The leukocyte RNA imprint of splicing-factor retinitis pigmentosa
Institution or company
Moorfields Eye Hospital
Genomics and Rare Diseases
Retinal dystrophies are problems occurring in the retina, the light sensitive layer of the eye, causing progressive visual loss in affected persons. Treatments are limited, but knowledge of their underlying molecular and cellular pathology is leading to gene-directed treatments and prevention of blindness in some.
A significant proportion of these disorders is due to mutations in genes that affect a very ancient and ubiquitous pathway known as gene-splicing. In all living things, excepting bacteria, genes within our DNA need to be converted by this process before they can be translated into proteins, the molecules that make a direct impact on living processes. Peculiarly, when a subset of the genes controlling ‘splicing’ are partially disabled, the most susceptible cell is the rod photoreceptor of the retina. These cells gradually die away and lead to complete loss of the peripheral and later central visual fields.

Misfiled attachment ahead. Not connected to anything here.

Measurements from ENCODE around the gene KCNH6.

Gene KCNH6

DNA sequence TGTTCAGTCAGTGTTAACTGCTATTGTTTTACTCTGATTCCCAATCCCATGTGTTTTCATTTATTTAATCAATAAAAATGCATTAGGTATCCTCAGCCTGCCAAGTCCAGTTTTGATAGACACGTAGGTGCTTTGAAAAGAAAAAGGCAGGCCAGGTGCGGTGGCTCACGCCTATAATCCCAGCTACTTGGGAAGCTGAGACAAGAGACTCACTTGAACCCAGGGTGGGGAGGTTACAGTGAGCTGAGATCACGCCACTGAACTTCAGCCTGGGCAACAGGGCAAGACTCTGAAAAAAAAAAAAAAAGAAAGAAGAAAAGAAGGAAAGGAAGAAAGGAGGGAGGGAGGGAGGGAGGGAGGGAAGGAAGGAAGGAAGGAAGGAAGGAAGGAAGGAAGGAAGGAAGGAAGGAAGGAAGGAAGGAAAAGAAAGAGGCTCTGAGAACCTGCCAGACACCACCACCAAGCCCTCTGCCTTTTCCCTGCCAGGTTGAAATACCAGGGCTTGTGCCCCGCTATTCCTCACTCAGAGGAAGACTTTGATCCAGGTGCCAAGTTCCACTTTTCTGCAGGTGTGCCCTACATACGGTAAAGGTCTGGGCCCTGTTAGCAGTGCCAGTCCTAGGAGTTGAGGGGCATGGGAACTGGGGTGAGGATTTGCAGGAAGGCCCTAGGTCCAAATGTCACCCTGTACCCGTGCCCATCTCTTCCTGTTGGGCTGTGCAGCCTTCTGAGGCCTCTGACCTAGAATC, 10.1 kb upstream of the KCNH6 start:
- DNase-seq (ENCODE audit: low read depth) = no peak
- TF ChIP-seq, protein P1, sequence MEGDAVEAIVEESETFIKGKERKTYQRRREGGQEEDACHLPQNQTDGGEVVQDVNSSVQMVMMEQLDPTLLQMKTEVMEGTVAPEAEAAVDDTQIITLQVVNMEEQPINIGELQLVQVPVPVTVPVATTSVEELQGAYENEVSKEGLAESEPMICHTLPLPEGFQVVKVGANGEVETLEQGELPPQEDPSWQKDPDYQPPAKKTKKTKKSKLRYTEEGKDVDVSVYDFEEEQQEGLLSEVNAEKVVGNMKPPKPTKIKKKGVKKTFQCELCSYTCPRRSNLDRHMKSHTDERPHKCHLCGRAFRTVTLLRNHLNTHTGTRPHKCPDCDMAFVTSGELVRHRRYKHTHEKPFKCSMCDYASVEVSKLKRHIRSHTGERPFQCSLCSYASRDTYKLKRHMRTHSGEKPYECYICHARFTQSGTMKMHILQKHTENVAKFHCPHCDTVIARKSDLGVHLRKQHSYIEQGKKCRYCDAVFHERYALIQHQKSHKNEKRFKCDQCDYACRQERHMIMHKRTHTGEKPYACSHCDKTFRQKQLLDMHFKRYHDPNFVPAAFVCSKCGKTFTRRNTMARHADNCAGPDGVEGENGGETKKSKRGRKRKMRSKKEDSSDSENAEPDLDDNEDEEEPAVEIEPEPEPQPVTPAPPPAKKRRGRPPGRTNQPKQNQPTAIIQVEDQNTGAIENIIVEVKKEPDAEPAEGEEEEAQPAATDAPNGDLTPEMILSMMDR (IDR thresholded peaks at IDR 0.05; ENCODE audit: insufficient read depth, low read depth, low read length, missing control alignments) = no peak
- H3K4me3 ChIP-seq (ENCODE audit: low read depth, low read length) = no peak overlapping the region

The reason why the rod photoreceptor is specifically susceptible is unknown. One hypothesis is that these splicing factors have a second ‘moonlighting’ function in these cells. An opposing one is that splicing is more important in these cells than others. If the latter, the splicing defect should be detectable in all cells including those most accessible – the blood white cells.
This project aims to determine which is true, to detect (or not) an ‘endophenotype’ in blood for these disorders, and to understand the downstream biological pathways that are most affected. The patients were recalled from the Inherited Retinal Dystrophy (IRD) cohort at the Rare Diseases BioResource.
This study is part of our Rare Diseases RNA Phenotyping Project. Each participating study in the project is included in a collection hosted on our main studies page.